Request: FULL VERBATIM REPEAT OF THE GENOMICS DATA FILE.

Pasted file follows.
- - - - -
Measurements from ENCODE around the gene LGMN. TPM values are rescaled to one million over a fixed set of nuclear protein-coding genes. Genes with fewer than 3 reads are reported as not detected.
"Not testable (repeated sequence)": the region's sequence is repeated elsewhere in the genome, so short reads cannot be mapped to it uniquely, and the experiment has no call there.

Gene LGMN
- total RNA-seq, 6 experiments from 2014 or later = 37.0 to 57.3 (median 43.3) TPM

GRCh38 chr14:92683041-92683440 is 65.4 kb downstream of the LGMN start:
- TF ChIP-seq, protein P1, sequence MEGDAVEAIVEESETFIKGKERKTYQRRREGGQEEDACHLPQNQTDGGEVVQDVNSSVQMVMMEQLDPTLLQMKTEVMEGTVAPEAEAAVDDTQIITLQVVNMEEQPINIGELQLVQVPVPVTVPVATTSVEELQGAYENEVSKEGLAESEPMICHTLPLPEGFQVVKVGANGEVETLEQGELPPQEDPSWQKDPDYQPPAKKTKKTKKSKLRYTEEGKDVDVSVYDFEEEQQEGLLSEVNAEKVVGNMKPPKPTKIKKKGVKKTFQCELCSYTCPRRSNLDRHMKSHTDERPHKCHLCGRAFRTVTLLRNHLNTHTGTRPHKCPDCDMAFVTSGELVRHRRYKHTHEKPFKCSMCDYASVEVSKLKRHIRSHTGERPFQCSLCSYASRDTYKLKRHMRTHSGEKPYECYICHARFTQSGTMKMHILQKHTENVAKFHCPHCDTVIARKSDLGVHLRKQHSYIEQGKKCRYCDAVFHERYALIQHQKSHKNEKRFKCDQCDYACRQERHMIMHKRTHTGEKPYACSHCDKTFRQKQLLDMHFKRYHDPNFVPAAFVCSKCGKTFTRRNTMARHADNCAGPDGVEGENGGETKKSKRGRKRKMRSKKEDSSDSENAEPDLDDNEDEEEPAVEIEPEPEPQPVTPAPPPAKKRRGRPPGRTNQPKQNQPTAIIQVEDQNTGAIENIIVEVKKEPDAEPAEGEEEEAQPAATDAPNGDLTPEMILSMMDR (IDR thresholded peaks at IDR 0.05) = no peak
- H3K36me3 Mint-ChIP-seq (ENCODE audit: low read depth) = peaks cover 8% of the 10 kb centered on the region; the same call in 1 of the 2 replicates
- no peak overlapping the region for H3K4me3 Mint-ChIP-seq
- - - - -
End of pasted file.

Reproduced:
Measurements from ENCODE around the gene LGMN. TPM values are rescaled to one million over a fixed set of nuclear protein-coding genes. Genes with fewer than 3 reads are reported as not detected.
"Not testable (repeated sequence)": the region's sequence is repeated elsewhere in the genome, so short reads cannot be mapped to it uniquely, and the experiment has no call there.

Gene LGMN
- total RNA-seq, 6 experiments from 2014 or later = 37.0 to 57.3 (median 43.3) TPM

GRCh38 chr14:92683041-92683440 is 65.4 kb downstream of the LGMN start:
- TF ChIP-seq, protein P1, sequence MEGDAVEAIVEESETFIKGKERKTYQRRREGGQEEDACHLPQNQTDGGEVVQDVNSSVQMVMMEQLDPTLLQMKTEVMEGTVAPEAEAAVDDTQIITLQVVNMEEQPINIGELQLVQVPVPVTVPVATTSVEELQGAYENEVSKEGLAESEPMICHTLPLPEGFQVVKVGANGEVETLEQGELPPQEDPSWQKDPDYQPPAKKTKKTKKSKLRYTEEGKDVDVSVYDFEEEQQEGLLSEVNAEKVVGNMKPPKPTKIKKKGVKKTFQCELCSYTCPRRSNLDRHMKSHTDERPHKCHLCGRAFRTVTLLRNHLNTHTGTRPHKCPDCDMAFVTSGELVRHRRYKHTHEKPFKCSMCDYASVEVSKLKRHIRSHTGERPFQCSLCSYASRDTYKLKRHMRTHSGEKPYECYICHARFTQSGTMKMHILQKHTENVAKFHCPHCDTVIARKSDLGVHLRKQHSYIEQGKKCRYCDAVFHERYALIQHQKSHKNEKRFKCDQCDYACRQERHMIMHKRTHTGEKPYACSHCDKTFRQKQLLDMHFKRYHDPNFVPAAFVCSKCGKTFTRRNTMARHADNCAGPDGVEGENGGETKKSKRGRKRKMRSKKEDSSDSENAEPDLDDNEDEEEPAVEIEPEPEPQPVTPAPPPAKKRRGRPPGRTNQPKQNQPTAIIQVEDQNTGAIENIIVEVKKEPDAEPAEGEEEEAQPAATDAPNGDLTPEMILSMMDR (IDR thresholded peaks at IDR 0.05) = no peak
- H3K36me3 Mint-ChIP-seq (ENCODE audit: low read depth) = peaks cover 8% of the 10 kb centered on the region; the same call in 1 of the 2 replicates
- no peak overlapping the region for H3K4me3 Mint-ChIP-seq